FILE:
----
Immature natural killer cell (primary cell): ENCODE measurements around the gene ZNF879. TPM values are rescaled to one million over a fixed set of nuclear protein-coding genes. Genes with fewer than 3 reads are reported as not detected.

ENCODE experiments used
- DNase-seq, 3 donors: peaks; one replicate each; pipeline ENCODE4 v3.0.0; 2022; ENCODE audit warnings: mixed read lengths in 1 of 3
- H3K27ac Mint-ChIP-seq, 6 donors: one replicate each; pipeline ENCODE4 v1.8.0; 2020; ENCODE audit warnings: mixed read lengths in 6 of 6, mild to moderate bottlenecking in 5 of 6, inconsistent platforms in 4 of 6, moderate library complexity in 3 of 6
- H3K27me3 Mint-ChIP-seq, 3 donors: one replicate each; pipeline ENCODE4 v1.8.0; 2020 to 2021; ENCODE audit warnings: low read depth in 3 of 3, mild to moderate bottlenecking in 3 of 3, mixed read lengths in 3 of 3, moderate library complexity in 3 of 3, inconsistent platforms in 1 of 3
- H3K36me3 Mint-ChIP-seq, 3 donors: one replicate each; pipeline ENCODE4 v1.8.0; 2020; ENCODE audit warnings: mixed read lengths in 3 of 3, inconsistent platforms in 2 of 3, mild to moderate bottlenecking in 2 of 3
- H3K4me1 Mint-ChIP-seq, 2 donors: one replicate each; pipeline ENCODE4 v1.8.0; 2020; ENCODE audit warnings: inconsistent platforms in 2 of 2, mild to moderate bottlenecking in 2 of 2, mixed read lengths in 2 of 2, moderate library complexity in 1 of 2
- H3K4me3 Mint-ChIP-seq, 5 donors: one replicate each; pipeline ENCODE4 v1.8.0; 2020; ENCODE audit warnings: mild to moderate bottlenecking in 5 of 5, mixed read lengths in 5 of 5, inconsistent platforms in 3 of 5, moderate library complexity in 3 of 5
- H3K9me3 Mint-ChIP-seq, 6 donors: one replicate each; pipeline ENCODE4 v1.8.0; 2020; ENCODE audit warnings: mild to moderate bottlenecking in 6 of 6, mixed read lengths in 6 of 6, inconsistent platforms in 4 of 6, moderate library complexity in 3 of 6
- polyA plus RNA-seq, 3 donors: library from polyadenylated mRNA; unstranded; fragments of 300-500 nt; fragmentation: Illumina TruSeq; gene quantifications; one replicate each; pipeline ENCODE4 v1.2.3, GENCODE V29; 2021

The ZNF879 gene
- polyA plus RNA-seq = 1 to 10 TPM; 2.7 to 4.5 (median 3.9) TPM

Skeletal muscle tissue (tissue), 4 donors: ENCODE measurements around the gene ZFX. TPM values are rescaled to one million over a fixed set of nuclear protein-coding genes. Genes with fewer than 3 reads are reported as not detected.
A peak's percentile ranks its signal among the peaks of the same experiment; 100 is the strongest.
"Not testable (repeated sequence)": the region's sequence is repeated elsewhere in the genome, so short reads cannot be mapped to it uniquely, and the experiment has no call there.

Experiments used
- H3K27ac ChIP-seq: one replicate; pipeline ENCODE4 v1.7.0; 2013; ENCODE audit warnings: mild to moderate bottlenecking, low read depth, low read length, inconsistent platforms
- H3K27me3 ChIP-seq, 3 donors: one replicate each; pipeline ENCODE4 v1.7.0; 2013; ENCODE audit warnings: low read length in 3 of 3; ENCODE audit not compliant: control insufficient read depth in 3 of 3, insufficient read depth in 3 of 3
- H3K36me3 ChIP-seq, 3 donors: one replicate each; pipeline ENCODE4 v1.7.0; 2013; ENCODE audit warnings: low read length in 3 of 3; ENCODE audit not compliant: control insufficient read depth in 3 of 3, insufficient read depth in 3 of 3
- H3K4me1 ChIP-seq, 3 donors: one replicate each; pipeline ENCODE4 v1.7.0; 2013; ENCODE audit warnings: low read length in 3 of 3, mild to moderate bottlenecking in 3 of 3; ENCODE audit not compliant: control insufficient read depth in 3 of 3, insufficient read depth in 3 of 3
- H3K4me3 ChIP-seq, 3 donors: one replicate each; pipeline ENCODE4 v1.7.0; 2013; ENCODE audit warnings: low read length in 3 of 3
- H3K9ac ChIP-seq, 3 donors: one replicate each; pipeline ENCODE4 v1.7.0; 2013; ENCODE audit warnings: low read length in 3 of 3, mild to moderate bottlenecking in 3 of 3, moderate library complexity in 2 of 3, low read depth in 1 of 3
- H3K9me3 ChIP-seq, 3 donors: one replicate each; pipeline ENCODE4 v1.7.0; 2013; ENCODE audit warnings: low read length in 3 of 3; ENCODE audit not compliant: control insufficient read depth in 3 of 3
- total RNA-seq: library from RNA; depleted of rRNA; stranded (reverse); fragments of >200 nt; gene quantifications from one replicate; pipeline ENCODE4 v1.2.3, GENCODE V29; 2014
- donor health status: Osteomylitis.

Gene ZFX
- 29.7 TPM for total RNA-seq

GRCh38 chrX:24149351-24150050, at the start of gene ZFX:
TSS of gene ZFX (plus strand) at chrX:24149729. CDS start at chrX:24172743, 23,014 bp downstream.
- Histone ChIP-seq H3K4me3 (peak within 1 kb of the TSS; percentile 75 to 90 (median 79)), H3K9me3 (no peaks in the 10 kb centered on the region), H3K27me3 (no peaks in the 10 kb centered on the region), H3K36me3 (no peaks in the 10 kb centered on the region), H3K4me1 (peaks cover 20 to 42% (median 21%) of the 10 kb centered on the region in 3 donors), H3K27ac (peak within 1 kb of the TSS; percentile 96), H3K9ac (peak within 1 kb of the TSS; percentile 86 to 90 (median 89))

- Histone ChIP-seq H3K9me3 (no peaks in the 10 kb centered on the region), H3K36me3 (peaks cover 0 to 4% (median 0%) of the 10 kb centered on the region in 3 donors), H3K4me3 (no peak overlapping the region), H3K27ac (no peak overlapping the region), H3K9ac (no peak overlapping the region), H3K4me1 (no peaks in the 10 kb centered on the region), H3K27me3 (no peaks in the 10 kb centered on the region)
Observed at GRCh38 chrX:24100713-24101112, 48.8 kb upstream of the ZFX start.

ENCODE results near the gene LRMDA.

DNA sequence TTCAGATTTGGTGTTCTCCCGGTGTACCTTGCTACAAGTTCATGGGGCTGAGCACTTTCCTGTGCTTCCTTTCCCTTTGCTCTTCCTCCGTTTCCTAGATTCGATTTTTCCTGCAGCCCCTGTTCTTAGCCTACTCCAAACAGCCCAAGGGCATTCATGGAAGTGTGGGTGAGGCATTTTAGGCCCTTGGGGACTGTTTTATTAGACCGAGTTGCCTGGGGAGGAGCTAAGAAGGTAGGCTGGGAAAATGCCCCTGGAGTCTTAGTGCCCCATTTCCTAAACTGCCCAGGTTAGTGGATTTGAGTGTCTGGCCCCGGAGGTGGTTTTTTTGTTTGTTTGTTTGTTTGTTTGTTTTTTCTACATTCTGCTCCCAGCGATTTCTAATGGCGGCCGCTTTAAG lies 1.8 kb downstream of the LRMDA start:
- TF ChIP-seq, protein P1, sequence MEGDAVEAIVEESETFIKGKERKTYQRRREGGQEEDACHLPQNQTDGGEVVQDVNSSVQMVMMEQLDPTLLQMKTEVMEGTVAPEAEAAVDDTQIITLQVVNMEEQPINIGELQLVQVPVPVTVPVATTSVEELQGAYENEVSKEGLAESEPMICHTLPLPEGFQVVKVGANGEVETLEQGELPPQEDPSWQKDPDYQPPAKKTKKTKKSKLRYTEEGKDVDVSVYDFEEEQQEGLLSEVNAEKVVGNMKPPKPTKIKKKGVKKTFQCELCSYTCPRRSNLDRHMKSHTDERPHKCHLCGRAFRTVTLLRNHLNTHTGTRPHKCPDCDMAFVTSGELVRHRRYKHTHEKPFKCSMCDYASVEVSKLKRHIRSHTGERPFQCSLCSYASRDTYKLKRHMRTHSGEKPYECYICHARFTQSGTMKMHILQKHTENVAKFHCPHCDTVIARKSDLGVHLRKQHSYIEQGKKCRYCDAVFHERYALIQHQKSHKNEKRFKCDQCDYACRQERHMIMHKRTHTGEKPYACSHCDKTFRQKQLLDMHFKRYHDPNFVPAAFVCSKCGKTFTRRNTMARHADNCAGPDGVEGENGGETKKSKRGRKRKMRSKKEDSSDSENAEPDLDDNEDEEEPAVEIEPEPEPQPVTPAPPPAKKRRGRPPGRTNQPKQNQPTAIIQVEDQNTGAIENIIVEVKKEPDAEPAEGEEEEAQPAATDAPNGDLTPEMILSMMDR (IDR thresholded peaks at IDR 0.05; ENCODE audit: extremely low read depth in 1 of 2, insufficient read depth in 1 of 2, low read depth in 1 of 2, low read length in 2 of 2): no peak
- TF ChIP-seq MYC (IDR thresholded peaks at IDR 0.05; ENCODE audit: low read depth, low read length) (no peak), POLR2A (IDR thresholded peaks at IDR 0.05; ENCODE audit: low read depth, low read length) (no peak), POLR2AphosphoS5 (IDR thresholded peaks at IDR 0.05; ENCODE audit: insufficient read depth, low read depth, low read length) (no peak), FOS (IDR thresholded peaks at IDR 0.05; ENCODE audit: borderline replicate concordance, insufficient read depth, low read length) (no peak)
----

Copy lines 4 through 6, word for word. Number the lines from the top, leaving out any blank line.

- H3K27ac Mint-ChIP-seq, 6 donors: one replicate each; pipeline ENCODE4 v1.8.0; 2020; ENCODE audit warnings: mixed read lengths in 6 of 6, mild to moderate bottlenecking in 5 of 6, inconsistent platforms in 4 of 6, moderate library complexity in 3 of 6
- H3K27me3 Mint-ChIP-seq, 3 donors: one replicate each; pipeline ENCODE4 v1.8.0; 2020 to 2021; ENCODE audit warnings: low read depth in 3 of 3, mild to moderate bottlenecking in 3 of 3, mixed read lengths in 3 of 3, moderate library complexity in 3 of 3, inconsistent platforms in 1 of 3
- H3K36me3 Mint-ChIP-seq, 3 donors: one replicate each; pipeline ENCODE4 v1.8.0; 2020; ENCODE audit warnings: mixed read lengths in 3 of 3, inconsistent platforms in 2 of 3, mild to moderate bottlenecking in 2 of 3